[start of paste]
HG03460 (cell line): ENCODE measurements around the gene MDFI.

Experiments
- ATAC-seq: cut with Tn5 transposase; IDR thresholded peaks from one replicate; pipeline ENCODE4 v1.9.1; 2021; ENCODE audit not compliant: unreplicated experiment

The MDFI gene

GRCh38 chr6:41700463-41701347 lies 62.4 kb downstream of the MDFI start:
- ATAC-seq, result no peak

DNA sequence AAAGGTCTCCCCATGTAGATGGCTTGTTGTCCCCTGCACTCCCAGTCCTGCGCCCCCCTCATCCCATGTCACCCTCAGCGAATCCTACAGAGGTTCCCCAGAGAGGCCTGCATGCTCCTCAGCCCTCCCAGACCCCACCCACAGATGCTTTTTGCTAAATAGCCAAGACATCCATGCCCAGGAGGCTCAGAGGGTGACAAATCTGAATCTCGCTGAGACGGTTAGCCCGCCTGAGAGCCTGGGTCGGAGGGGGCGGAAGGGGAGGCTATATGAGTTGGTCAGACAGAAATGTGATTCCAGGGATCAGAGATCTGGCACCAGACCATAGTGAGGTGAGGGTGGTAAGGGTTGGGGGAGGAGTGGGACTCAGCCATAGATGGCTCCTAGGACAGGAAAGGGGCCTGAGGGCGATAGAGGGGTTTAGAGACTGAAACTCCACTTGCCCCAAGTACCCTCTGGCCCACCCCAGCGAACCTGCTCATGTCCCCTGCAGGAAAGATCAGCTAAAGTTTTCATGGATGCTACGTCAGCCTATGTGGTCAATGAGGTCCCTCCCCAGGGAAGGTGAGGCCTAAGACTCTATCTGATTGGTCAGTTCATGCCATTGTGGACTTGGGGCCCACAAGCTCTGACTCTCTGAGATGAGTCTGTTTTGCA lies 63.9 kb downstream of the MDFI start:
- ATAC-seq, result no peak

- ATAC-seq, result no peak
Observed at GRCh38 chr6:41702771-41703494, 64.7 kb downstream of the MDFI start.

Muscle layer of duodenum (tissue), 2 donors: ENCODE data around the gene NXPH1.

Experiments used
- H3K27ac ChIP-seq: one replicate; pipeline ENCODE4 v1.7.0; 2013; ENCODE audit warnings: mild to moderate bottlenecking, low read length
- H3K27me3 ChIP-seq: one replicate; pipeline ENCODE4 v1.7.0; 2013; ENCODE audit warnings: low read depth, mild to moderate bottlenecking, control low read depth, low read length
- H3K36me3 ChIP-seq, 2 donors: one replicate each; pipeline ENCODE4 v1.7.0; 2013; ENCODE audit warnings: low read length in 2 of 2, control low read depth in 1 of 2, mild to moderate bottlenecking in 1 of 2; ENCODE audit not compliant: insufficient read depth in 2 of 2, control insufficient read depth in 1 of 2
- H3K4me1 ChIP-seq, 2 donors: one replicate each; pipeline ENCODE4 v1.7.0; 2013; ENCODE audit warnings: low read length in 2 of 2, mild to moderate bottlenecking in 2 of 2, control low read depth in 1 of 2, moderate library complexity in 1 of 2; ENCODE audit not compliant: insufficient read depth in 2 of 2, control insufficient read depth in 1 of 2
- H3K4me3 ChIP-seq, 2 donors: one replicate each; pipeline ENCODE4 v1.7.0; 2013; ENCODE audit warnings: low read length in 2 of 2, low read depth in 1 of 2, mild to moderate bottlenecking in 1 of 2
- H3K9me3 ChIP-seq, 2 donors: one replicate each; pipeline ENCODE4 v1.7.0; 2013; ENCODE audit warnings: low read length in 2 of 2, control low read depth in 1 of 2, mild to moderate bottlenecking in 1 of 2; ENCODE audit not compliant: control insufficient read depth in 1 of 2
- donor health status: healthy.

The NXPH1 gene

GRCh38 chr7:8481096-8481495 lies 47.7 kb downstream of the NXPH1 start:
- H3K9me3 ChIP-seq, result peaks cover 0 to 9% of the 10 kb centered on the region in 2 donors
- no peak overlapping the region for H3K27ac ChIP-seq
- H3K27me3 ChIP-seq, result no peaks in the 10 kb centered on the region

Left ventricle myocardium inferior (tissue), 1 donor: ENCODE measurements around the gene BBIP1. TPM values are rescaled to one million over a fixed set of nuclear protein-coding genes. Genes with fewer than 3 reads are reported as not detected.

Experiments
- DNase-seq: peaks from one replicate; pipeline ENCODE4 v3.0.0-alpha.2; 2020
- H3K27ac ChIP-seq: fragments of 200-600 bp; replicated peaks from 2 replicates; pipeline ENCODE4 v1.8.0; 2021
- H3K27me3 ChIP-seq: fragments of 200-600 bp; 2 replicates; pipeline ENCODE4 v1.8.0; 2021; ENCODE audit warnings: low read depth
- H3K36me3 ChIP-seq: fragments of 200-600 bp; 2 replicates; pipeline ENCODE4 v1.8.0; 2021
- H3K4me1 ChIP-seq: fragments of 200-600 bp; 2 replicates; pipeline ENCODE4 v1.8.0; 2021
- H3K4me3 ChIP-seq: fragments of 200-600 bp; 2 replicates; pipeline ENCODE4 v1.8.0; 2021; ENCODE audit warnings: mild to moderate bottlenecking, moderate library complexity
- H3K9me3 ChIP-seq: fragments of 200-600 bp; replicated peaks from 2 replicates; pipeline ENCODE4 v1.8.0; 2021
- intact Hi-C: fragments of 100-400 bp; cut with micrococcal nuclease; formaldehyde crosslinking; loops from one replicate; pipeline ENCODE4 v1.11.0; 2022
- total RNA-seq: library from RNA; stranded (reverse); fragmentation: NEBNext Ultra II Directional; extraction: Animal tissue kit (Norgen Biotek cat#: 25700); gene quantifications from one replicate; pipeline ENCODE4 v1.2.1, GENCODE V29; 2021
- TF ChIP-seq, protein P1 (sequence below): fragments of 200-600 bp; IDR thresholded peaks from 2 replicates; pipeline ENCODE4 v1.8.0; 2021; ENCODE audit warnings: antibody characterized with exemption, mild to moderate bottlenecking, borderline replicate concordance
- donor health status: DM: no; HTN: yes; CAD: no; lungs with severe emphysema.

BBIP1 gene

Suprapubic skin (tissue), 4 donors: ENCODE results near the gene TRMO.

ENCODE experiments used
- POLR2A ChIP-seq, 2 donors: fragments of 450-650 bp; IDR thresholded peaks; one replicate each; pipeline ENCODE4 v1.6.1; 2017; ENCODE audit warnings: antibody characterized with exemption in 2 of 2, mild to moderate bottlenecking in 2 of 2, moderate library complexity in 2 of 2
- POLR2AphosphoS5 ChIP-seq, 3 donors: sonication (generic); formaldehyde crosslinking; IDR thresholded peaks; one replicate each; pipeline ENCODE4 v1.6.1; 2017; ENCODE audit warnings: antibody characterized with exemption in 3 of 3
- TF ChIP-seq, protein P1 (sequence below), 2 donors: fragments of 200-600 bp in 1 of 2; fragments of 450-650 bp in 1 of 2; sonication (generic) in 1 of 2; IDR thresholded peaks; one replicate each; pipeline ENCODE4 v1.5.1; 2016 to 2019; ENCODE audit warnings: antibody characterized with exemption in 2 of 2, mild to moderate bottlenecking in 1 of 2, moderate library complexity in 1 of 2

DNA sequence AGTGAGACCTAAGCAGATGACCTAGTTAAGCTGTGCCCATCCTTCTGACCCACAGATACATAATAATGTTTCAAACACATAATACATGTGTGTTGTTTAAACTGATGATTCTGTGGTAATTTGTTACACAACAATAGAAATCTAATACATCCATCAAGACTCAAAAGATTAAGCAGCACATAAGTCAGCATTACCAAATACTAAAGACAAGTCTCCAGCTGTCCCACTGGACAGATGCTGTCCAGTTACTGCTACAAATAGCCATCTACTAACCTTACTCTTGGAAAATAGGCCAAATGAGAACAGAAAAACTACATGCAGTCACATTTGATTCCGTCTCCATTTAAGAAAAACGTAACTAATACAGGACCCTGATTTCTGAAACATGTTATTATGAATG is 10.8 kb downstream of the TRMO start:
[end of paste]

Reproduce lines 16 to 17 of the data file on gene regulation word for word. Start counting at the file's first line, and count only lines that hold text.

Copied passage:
- H3K4me1 ChIP-seq, 2 donors: one replicate each; pipeline ENCODE4 v1.7.0; 2013; ENCODE audit warnings: low read length in 2 of 2, mild to moderate bottlenecking in 2 of 2, control low read depth in 1 of 2, moderate library complexity in 1 of 2; ENCODE audit not compliant: insufficient read depth in 2 of 2, control insufficient read depth in 1 of 2
- H3K4me3 ChIP-seq, 2 donors: one replicate each; pipeline ENCODE4 v1.7.0; 2013; ENCODE audit warnings: low read length in 2 of 2, low read depth in 1 of 2, mild to moderate bottlenecking in 1 of 2